Reich notes she has had many mentors along the way, including Drs. John Freihaut,
Nelson Conger, and Marshall Mann. She recalls a dinner in which one of them impressed upon her the value of GDA LAW days. Recognizing dentist have to take
time off work to attend, they stressed that there is no more value for their time and explained why. With the stroke of a pen, they said, legislators can change the way
you practice. The profession is governed by our legislators. It is the grassroots effort
and the discussions that go on behind the scenes that make the difference. At the time,
Reich said she didn’t fully understand how important it was, but now understands that we can influence legislation. “Anyone can do it. Absolutely anybody because we all know dentistry. There is no better testament to that than our own profession,” she says.

Reich believes the value of a Georgia Dental Association membership goes far beyond providing a network of personal contacts and friendships. The association offers great business and personal insurance for you and your staff and she says you can be assured that they have your best interests in mind. The association also provides public relations to enhance the perception of dentists, a dental buying group to ensure competitive pricing, Medicaid reimbursement assistance, help with specific requirements in Georgia with OSHA, expanded duties courses to train dental assistants, and more. Under her leadership as president, she says the GDA will work to develop business solutions that members need every day in their office.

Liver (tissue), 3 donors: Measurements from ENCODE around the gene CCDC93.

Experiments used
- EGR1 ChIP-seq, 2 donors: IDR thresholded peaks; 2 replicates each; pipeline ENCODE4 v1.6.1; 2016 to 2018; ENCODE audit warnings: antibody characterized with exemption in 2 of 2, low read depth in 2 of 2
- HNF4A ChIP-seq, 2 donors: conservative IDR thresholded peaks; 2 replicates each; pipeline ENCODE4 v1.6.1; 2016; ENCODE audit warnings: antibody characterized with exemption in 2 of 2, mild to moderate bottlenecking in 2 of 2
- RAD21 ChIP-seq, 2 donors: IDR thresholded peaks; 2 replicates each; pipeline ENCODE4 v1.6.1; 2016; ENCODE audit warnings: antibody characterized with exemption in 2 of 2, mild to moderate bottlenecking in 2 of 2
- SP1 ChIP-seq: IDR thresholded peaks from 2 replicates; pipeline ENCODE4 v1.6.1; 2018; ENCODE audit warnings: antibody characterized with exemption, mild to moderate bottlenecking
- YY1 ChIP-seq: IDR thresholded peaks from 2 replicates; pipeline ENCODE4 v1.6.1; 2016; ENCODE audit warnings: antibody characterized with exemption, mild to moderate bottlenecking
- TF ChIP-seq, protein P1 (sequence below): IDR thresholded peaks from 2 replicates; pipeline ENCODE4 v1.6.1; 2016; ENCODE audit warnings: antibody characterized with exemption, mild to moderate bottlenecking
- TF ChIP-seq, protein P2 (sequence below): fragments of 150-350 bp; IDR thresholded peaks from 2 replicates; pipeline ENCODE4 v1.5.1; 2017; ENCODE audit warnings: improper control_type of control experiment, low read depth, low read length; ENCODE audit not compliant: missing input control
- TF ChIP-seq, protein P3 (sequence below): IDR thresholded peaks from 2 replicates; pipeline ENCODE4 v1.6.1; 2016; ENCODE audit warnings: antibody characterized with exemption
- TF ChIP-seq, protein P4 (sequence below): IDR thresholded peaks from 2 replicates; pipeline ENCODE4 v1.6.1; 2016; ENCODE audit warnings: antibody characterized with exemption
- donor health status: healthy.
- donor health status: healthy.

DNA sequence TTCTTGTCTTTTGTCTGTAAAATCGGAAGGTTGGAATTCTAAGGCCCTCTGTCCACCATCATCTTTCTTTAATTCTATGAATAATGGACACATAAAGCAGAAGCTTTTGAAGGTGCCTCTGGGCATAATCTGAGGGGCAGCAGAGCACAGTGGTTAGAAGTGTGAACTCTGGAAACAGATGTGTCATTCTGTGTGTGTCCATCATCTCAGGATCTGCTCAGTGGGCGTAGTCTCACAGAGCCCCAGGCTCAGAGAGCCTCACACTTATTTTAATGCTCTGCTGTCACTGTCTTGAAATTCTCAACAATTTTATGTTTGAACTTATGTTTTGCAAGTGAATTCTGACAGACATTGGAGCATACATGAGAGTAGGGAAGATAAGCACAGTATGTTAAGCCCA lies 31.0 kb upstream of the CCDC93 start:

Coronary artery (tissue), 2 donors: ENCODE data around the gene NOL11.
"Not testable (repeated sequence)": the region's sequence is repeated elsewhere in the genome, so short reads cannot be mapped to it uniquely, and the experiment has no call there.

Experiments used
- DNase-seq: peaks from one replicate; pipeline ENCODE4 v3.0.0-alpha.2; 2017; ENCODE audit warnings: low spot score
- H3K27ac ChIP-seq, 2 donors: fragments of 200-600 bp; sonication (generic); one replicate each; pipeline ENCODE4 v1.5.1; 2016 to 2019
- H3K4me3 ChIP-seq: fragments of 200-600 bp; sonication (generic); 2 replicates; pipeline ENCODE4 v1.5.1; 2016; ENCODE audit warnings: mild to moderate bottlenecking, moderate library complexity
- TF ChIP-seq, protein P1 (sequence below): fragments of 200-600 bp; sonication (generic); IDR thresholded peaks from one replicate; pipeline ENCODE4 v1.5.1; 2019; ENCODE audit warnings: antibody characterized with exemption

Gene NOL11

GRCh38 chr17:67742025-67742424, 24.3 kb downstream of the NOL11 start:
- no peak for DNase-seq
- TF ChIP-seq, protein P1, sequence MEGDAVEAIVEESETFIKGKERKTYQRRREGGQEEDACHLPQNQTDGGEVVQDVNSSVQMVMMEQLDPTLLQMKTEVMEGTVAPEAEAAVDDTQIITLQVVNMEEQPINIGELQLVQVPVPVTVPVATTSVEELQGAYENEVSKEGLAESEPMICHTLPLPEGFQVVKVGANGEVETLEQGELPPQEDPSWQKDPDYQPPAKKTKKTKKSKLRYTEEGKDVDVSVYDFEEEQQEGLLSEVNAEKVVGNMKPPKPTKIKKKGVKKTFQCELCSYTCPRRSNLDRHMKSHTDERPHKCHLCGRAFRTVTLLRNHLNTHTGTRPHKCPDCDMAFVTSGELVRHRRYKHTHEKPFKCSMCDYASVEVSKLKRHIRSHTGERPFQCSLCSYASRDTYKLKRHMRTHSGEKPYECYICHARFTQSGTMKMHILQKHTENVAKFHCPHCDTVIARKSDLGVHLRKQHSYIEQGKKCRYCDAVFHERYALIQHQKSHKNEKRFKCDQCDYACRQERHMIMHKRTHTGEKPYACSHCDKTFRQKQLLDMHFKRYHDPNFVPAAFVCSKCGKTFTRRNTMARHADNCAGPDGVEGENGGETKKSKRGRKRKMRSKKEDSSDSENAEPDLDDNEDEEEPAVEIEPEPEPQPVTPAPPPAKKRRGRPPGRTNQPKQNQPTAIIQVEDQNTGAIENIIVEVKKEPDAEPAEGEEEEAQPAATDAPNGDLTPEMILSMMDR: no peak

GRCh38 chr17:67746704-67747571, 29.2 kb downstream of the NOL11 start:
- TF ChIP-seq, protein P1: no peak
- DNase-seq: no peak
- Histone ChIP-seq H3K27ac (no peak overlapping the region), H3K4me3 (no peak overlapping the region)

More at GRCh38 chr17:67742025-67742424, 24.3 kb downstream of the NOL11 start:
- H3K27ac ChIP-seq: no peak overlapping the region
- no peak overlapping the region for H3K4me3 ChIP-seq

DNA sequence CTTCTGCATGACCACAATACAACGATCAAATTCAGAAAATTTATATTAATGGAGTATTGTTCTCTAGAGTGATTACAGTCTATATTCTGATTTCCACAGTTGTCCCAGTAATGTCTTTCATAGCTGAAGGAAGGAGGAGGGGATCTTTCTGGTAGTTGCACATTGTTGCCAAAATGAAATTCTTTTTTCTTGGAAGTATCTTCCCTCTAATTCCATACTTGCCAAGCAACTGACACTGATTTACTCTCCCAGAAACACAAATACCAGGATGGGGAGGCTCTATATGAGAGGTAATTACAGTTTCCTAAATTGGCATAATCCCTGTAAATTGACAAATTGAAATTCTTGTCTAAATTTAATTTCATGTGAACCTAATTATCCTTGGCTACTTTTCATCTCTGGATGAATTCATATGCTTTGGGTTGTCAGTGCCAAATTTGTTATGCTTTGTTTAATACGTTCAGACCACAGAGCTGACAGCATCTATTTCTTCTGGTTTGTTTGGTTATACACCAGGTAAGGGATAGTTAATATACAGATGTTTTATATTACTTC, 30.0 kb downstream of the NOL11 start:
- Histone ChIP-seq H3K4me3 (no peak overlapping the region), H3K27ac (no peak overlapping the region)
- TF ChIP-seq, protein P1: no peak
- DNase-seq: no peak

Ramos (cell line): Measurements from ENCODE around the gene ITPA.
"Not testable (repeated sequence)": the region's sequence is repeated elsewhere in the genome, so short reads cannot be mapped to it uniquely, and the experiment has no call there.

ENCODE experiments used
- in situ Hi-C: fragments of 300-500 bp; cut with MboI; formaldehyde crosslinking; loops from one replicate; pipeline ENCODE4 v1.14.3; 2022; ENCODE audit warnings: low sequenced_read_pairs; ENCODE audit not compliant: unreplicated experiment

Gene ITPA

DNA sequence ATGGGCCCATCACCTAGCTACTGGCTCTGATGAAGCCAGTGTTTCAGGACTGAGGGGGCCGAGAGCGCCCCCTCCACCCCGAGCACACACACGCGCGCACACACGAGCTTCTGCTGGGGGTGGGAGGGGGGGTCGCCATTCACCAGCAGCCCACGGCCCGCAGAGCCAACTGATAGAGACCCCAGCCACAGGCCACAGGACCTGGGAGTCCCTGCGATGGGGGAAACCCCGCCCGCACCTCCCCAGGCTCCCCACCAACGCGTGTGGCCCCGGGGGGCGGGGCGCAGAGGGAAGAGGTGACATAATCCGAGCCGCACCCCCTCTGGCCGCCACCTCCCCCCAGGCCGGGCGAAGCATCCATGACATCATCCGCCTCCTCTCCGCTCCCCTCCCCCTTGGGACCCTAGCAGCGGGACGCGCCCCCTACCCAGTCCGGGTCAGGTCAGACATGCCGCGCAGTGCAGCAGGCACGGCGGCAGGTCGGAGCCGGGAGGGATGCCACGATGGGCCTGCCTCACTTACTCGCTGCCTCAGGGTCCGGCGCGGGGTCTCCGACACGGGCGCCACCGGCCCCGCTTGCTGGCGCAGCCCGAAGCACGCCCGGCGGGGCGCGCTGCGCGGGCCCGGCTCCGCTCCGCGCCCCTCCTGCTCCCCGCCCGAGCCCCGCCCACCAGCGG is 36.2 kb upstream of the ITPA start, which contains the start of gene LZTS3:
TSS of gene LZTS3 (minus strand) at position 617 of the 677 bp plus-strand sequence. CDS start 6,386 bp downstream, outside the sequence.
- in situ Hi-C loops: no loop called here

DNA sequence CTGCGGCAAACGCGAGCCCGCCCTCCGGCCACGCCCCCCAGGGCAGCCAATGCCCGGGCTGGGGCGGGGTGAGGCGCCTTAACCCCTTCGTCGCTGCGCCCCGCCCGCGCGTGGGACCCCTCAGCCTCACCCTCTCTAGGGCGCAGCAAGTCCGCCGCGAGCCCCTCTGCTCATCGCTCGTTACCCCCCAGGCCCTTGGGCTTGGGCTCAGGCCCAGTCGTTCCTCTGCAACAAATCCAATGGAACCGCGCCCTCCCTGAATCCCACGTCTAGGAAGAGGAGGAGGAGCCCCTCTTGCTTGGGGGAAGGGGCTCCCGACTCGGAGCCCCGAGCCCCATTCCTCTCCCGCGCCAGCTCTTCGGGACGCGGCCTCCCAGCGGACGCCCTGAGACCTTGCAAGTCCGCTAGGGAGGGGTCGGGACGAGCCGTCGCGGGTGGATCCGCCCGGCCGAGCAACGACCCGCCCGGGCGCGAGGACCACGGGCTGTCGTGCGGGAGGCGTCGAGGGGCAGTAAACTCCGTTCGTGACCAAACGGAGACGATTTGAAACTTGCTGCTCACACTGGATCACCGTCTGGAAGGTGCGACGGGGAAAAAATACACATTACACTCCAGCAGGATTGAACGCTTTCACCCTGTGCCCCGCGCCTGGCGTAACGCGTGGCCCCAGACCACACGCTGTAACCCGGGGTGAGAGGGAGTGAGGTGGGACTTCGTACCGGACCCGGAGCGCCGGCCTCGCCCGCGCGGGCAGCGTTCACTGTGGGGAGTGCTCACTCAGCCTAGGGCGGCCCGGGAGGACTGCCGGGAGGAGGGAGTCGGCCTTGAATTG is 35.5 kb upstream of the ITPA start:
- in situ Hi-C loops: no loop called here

Reichs at Dental College of GeorgiaA Family Affair

While Reich was the first in her family to pursue a career in dentistry, she now shares
her passion with three of her four children. Two of her daughters, Alena and Stacey, are
practicing dentists in Georgia and Megan is a dental student at the Dental College of Georgia. Her son, Joseph is studying engineering at Auburn University. Reich says they share her passion for taking care of people. “I think they saw that I was able to balance work life relationships and I always loved what I did. That I’m sure was influential, but it was completely their decision,” she says.

Hobbies/Volunteering

Reich with granddaughter“Being a grandma is the best thing ever,” says Reich, grandma to Caroline. When she is not doting over her granddaughter, she and her husband can be found pursuing real estate. “We were flipping houses long before it was popular,” she says. We’ve always done it together. Tennis is another hobby she also enjoys.

Reich also is a longtime volunteer at the Ben Massell clinic serving as an adjunct professor. She is also active in the Pierre Fauchard Academy, Hinman, American
College of Dentists, International College of Dentists and the Northwest Study Club. In addition, she regularly volunteer at events such as Give Kids a Smile, Special Olympics and Georgia Mission of Mercy.

Goals as President

Her biggest goal as president, says Reich, is to develop business solutions for dentists and help them understand the business side of dentistry. Another goal is public relations. “We want the perception of dentistry to be positive. It has always been a big thing for me and I felt we could always do more,” she says. “Much of that has happened with the launch of the GDA’s PR campaign, Because I Saw My Dentist, but now we must focus on internal public relations. We want to be able to communicate better within the dental community.”

“The Georgia Dental Association’s single most important reason to exist is exactly our mission statement and that’s to help dentists succeed. Period. It exists solely to support the success of dentists,” says Reich. "As president, I am very excited to see what we are doing on behalf of member dentists and I look forward to a successful year ahead.”
"State":"GA"